Environmental activist Bill McKibben was the driving force behind the remarkable campaign that forced President Obama to delay approval of the Keystone pipeline, which would funnel oil pulled from the tar sands of Canada down to the Gulf Coast.
But McKibben, in an appearance at the Netroots Nation conference in Providence this summer, said the Keystone case was unique, in some ways: President Obama, alone, had the power to delay construction, dampening the influence of the powerful fossil fuels lobby.
Next up, he said, in the fight against climate change was a direct confrontation with that lobby.
Well, after the election, McKibben and his 350.org launched the beginnings of that direct assualt: a national "Do the Math" tour designed to spark a popular movement. He's been appearing before sold-out crowds across the country, mixing in video from the likes of Desmond Tutu and Van Jones.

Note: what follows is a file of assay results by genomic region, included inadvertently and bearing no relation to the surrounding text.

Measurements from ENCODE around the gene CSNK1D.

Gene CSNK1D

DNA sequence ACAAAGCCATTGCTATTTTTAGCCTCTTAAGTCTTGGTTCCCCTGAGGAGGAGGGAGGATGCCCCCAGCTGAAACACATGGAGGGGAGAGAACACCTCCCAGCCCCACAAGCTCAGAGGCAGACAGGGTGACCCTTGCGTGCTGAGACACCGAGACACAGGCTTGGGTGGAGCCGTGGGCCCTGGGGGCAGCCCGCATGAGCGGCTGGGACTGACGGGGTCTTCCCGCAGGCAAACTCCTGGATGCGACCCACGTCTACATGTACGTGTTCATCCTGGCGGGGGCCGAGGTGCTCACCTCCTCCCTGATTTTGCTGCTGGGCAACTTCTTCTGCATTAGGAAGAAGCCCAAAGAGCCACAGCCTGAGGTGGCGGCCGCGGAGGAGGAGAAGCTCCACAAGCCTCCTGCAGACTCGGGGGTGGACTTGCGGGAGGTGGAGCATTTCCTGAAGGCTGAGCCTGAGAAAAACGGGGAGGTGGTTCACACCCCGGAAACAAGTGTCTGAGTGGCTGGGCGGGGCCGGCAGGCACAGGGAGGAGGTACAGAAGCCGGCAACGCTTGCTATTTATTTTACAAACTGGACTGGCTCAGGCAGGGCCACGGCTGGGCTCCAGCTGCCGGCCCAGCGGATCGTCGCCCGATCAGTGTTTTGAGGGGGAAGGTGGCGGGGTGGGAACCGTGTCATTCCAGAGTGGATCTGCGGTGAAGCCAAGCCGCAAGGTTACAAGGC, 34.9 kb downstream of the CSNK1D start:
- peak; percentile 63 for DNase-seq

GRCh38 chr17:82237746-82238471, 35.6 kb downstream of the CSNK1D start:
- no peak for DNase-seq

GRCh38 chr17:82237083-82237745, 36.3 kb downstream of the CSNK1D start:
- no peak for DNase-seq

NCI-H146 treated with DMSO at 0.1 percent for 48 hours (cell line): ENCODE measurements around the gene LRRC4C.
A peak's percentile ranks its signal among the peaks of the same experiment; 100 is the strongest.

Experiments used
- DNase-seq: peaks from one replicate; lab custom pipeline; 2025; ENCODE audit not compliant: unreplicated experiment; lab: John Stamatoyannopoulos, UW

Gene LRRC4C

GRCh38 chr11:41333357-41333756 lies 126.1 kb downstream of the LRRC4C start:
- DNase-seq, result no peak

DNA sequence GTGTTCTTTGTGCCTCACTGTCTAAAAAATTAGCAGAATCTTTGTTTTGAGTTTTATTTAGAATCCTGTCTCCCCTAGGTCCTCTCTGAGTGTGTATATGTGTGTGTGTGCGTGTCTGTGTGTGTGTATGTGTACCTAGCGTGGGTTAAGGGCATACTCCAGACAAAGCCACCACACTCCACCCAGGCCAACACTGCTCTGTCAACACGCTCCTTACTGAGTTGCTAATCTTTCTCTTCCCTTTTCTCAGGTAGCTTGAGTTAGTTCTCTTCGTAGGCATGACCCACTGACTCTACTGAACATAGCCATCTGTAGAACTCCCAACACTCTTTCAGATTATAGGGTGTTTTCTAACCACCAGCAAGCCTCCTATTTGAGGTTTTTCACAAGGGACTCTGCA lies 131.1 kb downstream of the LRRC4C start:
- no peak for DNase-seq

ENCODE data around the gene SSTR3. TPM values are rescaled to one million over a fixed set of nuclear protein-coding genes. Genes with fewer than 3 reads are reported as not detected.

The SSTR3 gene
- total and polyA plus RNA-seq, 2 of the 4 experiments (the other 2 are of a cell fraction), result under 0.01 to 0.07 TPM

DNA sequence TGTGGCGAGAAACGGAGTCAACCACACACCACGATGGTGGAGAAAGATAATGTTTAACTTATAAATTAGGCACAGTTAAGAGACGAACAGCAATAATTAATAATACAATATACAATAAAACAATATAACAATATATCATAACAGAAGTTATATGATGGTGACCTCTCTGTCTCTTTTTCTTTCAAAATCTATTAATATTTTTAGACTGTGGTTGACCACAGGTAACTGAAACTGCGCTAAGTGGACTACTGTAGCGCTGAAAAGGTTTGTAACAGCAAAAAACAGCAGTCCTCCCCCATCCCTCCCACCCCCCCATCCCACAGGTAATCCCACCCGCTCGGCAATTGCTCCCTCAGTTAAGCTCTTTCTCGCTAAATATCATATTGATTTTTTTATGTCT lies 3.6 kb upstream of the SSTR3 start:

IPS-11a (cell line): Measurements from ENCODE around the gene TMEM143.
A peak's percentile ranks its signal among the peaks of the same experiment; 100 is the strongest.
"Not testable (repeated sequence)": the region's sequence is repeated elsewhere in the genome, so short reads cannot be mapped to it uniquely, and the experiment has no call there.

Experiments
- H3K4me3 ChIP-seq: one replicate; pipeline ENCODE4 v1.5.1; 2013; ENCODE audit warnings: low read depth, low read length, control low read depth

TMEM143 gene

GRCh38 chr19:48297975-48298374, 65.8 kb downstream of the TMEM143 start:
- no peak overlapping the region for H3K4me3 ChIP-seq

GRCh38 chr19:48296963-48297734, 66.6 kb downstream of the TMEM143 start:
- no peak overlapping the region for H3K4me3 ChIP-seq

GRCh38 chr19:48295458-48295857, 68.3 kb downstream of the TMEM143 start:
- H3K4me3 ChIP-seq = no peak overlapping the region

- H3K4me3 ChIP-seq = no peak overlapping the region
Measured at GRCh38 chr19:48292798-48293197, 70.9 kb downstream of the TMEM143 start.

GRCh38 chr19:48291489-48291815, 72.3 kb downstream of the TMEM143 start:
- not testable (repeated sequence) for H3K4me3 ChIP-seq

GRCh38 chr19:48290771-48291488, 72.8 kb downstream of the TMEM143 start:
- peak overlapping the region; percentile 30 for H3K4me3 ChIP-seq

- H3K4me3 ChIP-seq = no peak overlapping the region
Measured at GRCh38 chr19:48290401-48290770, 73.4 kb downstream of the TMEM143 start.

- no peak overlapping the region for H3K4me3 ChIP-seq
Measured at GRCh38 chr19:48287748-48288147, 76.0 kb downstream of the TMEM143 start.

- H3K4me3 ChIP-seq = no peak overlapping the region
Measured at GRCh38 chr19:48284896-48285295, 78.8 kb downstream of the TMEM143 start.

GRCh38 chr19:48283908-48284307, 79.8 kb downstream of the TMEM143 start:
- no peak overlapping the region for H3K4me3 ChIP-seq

The push has helped to inspire a divest-from-coal campaign at college campuses across the country. Brown University students are making a push of their own (Brown does not publicly disclose its investments, but activists are asking the university to pull any investments in the 15 "filthiest" coal companies and publicly declare the divestiture). And the tour landed at the Providence school last night, with McKibben appearing before some 500 people at Salomon Auditorium.
"None of you could be in a more important place than you are right now," he said, speaking of the importance of big institutions like Brown divesting from coal.
It will, as McKibben told me in a telephone interview, be an extraordinarily difficult fight. And the divestiture tour has attracted some criticism from others concerned about climate change. But it's begun. And it's built some momentum.
I'll have the full Q&A with McKibben in this week's Phoenix. But for now, this video: